This weekend we decided to check on the bees. It’s been three weeks since we brought our little buzzing friends home. And about two and a half weeks since we released the queens. When each queen was released, she went on her maiden flight, mated with some drones and returned to the hive to being laying eggs. About 21-24 days after she was released, baby bees should be born. Which means it’s almost time for the babies in our hives!
In the meantime, the worker bees have been busy building comb and collecting the pollen and nectar. Because the “nectar flow” hasn’t started here yet (meaning there aren’t as many natural nectar sources like flowers available now), we are supplementing with a container of sugar water. The workers collect and store this as well. We fill the container about every other day, keeping them well supplied with the good stuff.
Saturday morning it was a little cool so Josh decided to refill the sugar water without donning his biohazard suit bee suit. Bees are less active when the temperatures are lower, plus he wasn’t actually opening the hive body. The sugar water container sits on top of the inner cover of the hive, not down where the bees and their food live. Josh just lifts the container off, fills it up and puts it back without really bothering the bees at all.
The kids decided to go with him. Before the bees came, none of the kids wanted anything to do with them but now my oldest son has decided they aren’t vicious stinging machines. They are, in fact, cool and he wants to work with them too. I’m hoping to get him a bee suit this week but in the meantime they were able to get a quick peek this weekend. The other two are warming up to them too and decided to come along.
Notice the tan stripe between the tall and short box. The tall box contains all the frames and bees. The tan strip is the inner cover that covers the top of the tall box except for a little hole in the middle. The short box on top is a dummy box that covers the sugar water container so that the outer lid can fit over the whole thing. Clear as mud, right? No? Basically, bees in the closed-up bottom, no bees in the open top. Always good for a mom to know when her kids are present.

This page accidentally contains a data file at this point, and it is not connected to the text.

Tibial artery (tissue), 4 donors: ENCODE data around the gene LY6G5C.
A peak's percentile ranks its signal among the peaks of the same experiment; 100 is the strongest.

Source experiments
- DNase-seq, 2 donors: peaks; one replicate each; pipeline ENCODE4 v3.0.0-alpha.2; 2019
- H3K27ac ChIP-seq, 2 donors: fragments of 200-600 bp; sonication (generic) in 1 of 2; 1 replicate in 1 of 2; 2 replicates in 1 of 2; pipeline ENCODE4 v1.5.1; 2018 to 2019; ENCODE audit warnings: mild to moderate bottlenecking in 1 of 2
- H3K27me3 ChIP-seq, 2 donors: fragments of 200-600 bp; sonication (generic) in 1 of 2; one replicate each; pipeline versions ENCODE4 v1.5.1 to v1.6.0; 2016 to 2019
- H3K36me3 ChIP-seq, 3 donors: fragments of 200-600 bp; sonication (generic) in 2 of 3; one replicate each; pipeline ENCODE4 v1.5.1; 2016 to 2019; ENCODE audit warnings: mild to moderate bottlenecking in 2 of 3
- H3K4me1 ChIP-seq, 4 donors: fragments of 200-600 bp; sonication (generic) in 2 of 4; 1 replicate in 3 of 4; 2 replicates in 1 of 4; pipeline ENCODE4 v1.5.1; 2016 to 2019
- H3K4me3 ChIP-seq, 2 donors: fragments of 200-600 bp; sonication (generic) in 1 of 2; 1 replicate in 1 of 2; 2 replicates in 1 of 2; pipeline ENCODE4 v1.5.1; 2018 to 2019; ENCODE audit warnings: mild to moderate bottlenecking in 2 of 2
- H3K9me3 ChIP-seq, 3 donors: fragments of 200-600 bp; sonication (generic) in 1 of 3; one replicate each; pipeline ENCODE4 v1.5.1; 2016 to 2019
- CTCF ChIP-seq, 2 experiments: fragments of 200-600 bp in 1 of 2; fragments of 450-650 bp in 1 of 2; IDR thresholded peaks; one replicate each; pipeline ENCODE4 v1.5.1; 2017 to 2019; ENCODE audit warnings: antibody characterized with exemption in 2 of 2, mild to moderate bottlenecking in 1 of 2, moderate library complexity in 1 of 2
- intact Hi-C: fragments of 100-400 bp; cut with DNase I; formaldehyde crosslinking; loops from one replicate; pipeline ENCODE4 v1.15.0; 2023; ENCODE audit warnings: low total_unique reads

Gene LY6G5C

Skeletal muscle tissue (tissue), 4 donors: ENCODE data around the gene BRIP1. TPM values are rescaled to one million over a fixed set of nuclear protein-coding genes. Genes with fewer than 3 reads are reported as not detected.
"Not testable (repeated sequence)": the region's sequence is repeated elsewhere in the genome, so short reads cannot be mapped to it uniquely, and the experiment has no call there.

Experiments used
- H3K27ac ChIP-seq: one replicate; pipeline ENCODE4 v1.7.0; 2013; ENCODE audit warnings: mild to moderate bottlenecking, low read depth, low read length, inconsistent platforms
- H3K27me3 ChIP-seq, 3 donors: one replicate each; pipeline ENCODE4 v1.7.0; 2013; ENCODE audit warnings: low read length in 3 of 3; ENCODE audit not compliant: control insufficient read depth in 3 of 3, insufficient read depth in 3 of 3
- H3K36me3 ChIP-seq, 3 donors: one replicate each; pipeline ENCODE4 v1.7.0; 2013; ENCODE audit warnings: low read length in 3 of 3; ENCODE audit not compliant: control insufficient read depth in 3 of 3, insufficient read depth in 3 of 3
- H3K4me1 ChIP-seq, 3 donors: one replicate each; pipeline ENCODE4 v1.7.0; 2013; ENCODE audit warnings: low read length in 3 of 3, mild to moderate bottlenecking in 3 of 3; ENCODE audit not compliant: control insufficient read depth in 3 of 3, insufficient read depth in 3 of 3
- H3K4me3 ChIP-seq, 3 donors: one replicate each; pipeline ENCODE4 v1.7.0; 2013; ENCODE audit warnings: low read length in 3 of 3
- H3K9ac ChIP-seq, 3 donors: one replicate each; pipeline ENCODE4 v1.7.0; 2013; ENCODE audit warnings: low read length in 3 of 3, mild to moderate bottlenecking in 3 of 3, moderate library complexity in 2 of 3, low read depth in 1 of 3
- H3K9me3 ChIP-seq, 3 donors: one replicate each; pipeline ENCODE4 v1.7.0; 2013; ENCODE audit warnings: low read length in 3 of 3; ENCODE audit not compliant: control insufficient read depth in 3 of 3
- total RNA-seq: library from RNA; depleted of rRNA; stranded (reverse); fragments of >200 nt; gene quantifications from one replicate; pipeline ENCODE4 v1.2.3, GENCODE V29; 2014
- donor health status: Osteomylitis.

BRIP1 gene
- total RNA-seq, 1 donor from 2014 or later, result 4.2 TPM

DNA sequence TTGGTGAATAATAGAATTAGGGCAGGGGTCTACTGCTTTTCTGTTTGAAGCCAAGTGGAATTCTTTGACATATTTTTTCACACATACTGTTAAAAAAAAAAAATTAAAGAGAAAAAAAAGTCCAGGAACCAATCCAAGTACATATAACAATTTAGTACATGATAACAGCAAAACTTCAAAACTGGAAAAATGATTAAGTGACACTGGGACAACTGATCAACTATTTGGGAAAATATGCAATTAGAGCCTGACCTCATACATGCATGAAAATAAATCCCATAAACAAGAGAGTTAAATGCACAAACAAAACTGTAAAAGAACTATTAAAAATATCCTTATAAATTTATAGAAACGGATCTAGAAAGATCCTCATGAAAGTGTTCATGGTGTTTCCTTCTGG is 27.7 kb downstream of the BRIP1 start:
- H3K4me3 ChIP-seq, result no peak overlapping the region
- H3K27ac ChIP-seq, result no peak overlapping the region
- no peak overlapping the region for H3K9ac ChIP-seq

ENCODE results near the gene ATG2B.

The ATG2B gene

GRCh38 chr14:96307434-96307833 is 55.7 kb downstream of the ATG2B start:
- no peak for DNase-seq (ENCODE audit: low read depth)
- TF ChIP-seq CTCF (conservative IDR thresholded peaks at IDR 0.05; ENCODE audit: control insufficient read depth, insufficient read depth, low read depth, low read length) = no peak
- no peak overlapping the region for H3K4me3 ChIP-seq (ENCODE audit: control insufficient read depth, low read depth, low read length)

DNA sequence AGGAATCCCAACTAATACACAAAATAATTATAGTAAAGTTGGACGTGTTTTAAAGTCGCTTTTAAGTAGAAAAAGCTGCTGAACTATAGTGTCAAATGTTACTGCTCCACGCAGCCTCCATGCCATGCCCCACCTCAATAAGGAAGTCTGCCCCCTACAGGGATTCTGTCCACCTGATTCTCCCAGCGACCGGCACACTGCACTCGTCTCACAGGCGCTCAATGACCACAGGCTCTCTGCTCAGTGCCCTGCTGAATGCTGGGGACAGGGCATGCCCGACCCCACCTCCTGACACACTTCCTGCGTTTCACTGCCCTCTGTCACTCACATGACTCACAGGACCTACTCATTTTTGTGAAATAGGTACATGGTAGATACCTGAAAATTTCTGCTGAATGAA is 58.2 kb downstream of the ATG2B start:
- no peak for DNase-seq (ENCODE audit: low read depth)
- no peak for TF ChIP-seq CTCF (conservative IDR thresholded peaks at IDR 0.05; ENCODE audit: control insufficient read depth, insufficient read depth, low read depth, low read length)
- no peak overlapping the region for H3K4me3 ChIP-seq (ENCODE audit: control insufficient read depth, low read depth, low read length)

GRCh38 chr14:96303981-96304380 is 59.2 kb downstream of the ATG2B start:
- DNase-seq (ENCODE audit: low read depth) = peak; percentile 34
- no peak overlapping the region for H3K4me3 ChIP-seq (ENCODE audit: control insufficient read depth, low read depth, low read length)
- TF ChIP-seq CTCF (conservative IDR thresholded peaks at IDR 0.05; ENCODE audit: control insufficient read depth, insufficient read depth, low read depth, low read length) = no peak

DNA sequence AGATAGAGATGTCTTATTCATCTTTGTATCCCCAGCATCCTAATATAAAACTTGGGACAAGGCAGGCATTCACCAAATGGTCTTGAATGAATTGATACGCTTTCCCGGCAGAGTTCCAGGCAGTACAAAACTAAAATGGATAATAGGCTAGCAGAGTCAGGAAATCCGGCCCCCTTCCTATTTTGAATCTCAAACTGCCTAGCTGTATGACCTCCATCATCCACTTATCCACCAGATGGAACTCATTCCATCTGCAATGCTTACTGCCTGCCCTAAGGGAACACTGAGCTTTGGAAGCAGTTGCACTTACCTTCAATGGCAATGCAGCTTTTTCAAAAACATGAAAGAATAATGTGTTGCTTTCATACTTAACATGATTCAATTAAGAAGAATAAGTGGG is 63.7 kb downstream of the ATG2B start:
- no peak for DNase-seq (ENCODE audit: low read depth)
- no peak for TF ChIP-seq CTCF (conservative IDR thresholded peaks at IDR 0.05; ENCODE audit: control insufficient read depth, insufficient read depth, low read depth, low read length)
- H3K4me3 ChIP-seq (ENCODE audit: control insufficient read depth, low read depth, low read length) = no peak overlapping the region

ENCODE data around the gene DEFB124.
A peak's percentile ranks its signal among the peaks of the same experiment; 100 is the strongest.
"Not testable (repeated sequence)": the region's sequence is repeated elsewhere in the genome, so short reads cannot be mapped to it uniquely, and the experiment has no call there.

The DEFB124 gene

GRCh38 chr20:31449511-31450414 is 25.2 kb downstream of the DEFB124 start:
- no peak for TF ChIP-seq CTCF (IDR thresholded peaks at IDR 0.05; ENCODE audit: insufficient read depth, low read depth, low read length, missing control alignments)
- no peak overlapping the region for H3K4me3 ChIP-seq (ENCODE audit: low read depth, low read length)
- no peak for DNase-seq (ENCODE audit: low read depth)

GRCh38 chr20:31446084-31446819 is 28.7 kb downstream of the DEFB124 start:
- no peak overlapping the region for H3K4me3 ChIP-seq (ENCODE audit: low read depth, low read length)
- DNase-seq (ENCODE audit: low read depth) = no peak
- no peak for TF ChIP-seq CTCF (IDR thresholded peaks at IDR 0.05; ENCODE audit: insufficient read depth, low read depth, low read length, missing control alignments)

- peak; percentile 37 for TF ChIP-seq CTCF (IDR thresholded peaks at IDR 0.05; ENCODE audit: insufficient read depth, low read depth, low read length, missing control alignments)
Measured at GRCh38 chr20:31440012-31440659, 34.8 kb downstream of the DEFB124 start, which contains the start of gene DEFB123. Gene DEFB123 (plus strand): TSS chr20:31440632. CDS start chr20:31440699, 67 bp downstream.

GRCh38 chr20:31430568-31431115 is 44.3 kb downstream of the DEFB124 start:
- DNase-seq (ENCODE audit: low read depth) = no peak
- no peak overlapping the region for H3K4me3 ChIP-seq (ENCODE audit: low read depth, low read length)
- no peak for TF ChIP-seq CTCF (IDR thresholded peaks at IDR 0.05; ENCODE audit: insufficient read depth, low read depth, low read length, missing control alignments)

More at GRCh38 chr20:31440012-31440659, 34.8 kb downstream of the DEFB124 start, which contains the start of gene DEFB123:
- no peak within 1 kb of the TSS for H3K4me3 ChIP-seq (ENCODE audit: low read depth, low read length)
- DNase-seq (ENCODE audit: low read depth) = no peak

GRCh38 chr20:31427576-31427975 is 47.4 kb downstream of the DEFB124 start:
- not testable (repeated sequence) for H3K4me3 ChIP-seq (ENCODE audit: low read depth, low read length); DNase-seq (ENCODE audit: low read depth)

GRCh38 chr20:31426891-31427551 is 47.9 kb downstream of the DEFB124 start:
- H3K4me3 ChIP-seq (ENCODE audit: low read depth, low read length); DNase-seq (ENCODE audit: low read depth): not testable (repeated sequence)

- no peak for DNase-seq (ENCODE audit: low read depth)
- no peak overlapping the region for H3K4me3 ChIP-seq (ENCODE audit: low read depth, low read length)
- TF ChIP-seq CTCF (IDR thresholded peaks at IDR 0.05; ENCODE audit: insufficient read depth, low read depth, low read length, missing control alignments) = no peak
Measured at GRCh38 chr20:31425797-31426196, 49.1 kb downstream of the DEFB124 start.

This is the point where my (smart) daughter high-tailed it out of there. And her nervous mother said, “Um, that’s enough until we get bee suits!” Sure, it was cool. Sure, they are standing behind the hive away from the bee’s entrance/exit. Sure, I over-react. Often. Okay, daily. But the bees now have a queen, babies and honey to protect. They get mad and hard to reason with when they feel attacked. So that was as close as the boys got until they too look like mini biohazard men.
We wanted to inspect the inside of the hives but that is best done on a nice sunny afternoon (with bee suits on). That way most of the worker bees are out of the hive looking for food. Less bees in the hive means less angry bees when we invade their home. We’ll only be looking around, not harming anything but for some reason the bees just don’t understand our intentions.
We decided to wait until the afternoon for the hive inspection so we headed off to a Civil War re-enactment. Has absolutely nothing to do with our homestead (okay, maybe if i say it was a homeschool field trip?) but it was kinda cool so I thought I’d share a few pics. It was small but that meant we could get closer to the “action”.
Since the re-enactment took up our Saturday afternoon, we didn’t get around to inspecting the hives until Sunday. We were pleased with what we saw.
Okay, Josh was pleased with what he saw. It all looked impressive to me since I really didn’t know what I was looking at.
I do know that the little white C-shaped things in the cells at the bottom of this photo are larvae. The queen has been busy!
And where is her Royal Highness?
Let’s see if we can’t try that again.
There. That’s better. See? She’s the long one in the middle. Isn’t it cool how everyone is parting for her to pass? We were able to locate the queens in both the hives, plus see all the eggs the ladies have laid.
So with all my bee-keeping expertise, I claim these hives in good condition. Now we can all sleep easier tonight, don’t you think?
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